Field evaluation of the 'attract and reward' biological control approach in vineyards

Marja Simpson, Geoffrey Gurr, Aaron Simmons, S.D. Wratten, D.G. James, G. Leeson, Helen Nicol, G.U.S. Orre

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34 Citations (Scopus)

Abstract

Herbivore plant damage induces emissions of semiochemicals termedherbivore-induced plant volatiles (HIPVs). These volatile cues can attract thenatural enemies of the attacking herbivores and protect the plant from furtherdamage. Synthetic HIPV application to various crops has also been shownto attract natural enemies. In the present study, nectar plant rewards werecombined with HIPVs in an 'attract and reward' approach. This combinationmight attract natural enemies into treated crops and provide them with foodand shelter to maximise their survival and residency leading to increasedparasitism and lower pest abundance. Trap catches of predators and scelionidparasitoids in treated grapevines were increased by methyl salicylate (MeSA)and methyl anthranilate (MeA) for 1 day and up to 5 days, respectively.The number of herbivorous thrips was also increased for up to 3 days posttreatment.Buckwheat (Fagopyrum esculentum) reward increased catches ofeulophid parasitoids and thrips over the 28-day experiment. These resultssuggest that 'attract' and 'reward' can separately enhance local abundance ofnatural enemies but further work is required to fully realise the potential forsynergistic effects.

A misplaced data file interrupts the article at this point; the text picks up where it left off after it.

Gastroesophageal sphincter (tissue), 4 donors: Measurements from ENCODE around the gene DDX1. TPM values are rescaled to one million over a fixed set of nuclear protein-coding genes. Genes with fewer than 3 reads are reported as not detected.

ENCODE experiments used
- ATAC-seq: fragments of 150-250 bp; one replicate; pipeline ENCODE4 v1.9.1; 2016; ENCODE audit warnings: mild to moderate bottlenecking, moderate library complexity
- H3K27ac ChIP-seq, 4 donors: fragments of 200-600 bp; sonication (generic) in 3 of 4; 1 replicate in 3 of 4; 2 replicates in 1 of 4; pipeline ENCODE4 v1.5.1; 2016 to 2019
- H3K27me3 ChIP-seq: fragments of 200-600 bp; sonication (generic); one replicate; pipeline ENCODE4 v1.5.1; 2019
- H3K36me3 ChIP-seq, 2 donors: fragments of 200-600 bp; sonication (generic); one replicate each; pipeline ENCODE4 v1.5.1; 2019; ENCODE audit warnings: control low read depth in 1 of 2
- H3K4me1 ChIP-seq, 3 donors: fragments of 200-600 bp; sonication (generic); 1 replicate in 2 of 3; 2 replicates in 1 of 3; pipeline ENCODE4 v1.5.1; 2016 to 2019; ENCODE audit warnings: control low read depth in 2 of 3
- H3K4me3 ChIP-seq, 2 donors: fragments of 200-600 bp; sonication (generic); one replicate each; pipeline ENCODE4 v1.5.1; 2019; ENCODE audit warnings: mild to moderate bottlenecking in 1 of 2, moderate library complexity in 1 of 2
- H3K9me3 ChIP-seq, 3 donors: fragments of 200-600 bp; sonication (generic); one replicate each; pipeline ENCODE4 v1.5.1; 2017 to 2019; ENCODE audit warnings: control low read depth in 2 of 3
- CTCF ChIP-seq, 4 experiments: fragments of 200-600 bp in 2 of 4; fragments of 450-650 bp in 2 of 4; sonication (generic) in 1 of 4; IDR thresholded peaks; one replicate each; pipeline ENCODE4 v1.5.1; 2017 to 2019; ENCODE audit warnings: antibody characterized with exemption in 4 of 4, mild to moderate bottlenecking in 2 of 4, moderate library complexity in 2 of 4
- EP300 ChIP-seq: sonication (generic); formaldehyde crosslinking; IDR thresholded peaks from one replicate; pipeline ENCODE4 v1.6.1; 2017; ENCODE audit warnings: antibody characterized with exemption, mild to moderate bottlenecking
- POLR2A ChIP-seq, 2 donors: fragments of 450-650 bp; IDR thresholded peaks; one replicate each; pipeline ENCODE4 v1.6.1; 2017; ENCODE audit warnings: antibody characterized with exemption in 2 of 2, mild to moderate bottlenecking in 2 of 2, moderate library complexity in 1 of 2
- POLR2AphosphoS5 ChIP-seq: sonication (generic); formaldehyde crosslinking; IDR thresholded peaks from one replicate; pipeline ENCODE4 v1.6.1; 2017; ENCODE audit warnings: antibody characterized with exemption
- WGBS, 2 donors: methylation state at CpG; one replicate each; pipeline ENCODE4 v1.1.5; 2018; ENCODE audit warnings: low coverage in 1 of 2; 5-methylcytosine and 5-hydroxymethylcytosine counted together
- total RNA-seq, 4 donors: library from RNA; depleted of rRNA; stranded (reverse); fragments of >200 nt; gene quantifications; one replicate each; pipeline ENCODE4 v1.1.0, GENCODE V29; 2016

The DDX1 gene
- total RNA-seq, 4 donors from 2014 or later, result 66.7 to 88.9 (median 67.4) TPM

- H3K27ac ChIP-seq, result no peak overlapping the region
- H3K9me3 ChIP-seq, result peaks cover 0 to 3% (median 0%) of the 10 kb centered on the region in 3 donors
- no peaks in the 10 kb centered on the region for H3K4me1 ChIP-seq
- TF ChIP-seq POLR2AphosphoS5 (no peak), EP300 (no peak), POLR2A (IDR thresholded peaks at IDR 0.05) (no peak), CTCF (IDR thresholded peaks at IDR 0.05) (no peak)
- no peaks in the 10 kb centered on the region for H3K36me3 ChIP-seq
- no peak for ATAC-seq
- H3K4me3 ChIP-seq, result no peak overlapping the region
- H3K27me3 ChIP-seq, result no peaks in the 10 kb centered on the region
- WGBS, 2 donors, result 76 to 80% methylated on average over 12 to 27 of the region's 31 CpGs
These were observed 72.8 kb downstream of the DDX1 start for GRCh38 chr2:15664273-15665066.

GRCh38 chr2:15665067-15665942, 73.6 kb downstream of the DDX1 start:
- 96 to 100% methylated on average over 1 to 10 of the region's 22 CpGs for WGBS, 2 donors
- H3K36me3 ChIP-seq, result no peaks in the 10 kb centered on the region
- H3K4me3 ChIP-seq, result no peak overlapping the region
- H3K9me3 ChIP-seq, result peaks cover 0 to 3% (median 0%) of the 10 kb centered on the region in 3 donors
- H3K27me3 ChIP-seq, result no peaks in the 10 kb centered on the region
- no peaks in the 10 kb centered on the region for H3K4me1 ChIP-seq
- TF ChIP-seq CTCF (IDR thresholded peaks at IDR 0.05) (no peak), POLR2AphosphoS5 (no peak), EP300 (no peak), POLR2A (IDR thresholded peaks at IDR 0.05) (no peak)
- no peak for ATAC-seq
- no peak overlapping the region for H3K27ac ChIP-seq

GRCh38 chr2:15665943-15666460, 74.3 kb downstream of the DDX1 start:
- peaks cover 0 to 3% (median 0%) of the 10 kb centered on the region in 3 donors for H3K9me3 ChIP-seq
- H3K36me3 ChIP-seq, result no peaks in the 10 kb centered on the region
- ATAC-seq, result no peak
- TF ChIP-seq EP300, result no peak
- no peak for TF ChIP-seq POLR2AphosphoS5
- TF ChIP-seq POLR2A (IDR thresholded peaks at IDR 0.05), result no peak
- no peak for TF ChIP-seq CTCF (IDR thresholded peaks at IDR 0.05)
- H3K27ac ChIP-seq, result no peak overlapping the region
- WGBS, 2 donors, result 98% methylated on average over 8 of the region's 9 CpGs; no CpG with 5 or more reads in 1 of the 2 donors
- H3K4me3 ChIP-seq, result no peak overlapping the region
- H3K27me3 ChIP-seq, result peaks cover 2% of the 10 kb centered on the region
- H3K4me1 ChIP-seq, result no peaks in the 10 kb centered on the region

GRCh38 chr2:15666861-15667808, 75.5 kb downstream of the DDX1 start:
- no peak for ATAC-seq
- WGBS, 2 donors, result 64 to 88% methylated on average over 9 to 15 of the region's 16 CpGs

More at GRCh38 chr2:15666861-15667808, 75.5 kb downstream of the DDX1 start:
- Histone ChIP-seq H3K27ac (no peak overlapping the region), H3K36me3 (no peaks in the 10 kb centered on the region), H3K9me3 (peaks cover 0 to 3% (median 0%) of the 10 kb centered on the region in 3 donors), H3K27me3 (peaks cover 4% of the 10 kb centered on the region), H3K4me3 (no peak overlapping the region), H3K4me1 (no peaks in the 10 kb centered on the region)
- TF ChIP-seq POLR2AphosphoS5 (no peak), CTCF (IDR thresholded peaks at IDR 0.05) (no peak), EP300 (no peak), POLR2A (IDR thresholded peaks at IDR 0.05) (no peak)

Original languageEnglish
Pages (from-to)69-78
Number of pages10
JournalAnnals of Applied Biology
Volume159
Issue number1
DOIs
Publication statusPublished - Jul 2011

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    Simpson, M., Gurr, G., Simmons, A., Wratten, S. D., James, D. G., Leeson, G., Nicol, H., & Orre, G. U. S. (2011). Field evaluation of the 'attract and reward' biological control approach in vineyards. Annals of Applied Biology, 159(1), 69-78. https://doi.org/10.1111/j.1744-7348.2011.00477.x